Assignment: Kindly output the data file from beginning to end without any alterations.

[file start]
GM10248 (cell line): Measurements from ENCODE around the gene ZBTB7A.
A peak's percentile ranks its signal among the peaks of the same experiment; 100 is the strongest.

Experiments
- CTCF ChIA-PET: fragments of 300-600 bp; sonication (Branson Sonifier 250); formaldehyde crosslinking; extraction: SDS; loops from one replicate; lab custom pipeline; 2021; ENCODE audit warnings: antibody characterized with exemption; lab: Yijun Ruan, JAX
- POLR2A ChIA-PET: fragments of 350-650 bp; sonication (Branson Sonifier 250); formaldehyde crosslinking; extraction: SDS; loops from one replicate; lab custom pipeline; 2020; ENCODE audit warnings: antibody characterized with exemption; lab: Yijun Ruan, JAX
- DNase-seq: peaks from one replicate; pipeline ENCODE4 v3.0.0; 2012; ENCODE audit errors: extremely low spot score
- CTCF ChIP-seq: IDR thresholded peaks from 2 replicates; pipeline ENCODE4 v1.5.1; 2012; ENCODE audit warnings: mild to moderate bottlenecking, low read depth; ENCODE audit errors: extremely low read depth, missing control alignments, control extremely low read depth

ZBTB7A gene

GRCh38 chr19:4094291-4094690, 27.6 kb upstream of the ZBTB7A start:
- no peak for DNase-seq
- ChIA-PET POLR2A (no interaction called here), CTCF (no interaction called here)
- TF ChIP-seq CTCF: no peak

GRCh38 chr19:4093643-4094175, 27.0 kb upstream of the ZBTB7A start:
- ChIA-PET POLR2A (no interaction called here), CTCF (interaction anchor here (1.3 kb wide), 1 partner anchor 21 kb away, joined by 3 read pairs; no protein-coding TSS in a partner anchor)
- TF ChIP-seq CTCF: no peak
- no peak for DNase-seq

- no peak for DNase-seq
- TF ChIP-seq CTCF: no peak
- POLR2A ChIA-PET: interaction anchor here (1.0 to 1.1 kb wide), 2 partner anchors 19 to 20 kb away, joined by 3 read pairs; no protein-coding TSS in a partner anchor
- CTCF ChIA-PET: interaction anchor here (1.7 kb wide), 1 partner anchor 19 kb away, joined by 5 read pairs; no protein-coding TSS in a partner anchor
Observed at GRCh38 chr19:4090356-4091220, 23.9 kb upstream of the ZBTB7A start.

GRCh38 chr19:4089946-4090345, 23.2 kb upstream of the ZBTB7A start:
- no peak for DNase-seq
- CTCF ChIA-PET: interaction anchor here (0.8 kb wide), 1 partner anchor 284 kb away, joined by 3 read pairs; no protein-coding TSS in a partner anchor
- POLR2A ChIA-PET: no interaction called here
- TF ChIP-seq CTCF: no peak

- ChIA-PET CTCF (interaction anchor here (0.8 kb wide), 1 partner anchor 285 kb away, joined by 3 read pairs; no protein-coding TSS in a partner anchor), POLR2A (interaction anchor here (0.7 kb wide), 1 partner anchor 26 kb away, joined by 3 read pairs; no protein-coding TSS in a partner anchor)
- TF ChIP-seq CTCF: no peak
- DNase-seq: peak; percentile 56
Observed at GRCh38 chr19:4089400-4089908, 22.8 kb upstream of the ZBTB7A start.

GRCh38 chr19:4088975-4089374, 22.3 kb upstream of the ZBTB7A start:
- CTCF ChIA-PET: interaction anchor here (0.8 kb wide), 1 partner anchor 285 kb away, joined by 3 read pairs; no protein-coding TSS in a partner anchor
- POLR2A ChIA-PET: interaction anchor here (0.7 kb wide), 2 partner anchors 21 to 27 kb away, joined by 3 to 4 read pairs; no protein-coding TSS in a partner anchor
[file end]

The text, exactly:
GM10248 (cell line): Measurements from ENCODE around the gene ZBTB7A.
A peak's percentile ranks its signal among the peaks of the same experiment; 100 is the strongest.

Experiments
- CTCF ChIA-PET: fragments of 300-600 bp; sonication (Branson Sonifier 250); formaldehyde crosslinking; extraction: SDS; loops from one replicate; lab custom pipeline; 2021; ENCODE audit warnings: antibody characterized with exemption; lab: Yijun Ruan, JAX
- POLR2A ChIA-PET: fragments of 350-650 bp; sonication (Branson Sonifier 250); formaldehyde crosslinking; extraction: SDS; loops from one replicate; lab custom pipeline; 2020; ENCODE audit warnings: antibody characterized with exemption; lab: Yijun Ruan, JAX
- DNase-seq: peaks from one replicate; pipeline ENCODE4 v3.0.0; 2012; ENCODE audit errors: extremely low spot score
- CTCF ChIP-seq: IDR thresholded peaks from 2 replicates; pipeline ENCODE4 v1.5.1; 2012; ENCODE audit warnings: mild to moderate bottlenecking, low read depth; ENCODE audit errors: extremely low read depth, missing control alignments, control extremely low read depth

ZBTB7A gene

GRCh38 chr19:4094291-4094690, 27.6 kb upstream of the ZBTB7A start:
- no peak for DNase-seq
- ChIA-PET POLR2A (no interaction called here), CTCF (no interaction called here)
- TF ChIP-seq CTCF: no peak

GRCh38 chr19:4093643-4094175, 27.0 kb upstream of the ZBTB7A start:
- ChIA-PET POLR2A (no interaction called here), CTCF (interaction anchor here (1.3 kb wide), 1 partner anchor 21 kb away, joined by 3 read pairs; no protein-coding TSS in a partner anchor)
- TF ChIP-seq CTCF: no peak
- no peak for DNase-seq

- no peak for DNase-seq
- TF ChIP-seq CTCF: no peak
- POLR2A ChIA-PET: interaction anchor here (1.0 to 1.1 kb wide), 2 partner anchors 19 to 20 kb away, joined by 3 read pairs; no protein-coding TSS in a partner anchor
- CTCF ChIA-PET: interaction anchor here (1.7 kb wide), 1 partner anchor 19 kb away, joined by 5 read pairs; no protein-coding TSS in a partner anchor
Observed at GRCh38 chr19:4090356-4091220, 23.9 kb upstream of the ZBTB7A start.

GRCh38 chr19:4089946-4090345, 23.2 kb upstream of the ZBTB7A start:
- no peak for DNase-seq
- CTCF ChIA-PET: interaction anchor here (0.8 kb wide), 1 partner anchor 284 kb away, joined by 3 read pairs; no protein-coding TSS in a partner anchor
- POLR2A ChIA-PET: no interaction called here
- TF ChIP-seq CTCF: no peak

- ChIA-PET CTCF (interaction anchor here (0.8 kb wide), 1 partner anchor 285 kb away, joined by 3 read pairs; no protein-coding TSS in a partner anchor), POLR2A (interaction anchor here (0.7 kb wide), 1 partner anchor 26 kb away, joined by 3 read pairs; no protein-coding TSS in a partner anchor)
- TF ChIP-seq CTCF: no peak
- DNase-seq: peak; percentile 56
Observed at GRCh38 chr19:4089400-4089908, 22.8 kb upstream of the ZBTB7A start.

GRCh38 chr19:4088975-4089374, 22.3 kb upstream of the ZBTB7A start:
- CTCF ChIA-PET: interaction anchor here (0.8 kb wide), 1 partner anchor 285 kb away, joined by 3 read pairs; no protein-coding TSS in a partner anchor
- POLR2A ChIA-PET: interaction anchor here (0.7 kb wide), 2 partner anchors 21 to 27 kb away, joined by 3 to 4 read pairs; no protein-coding TSS in a partner anchor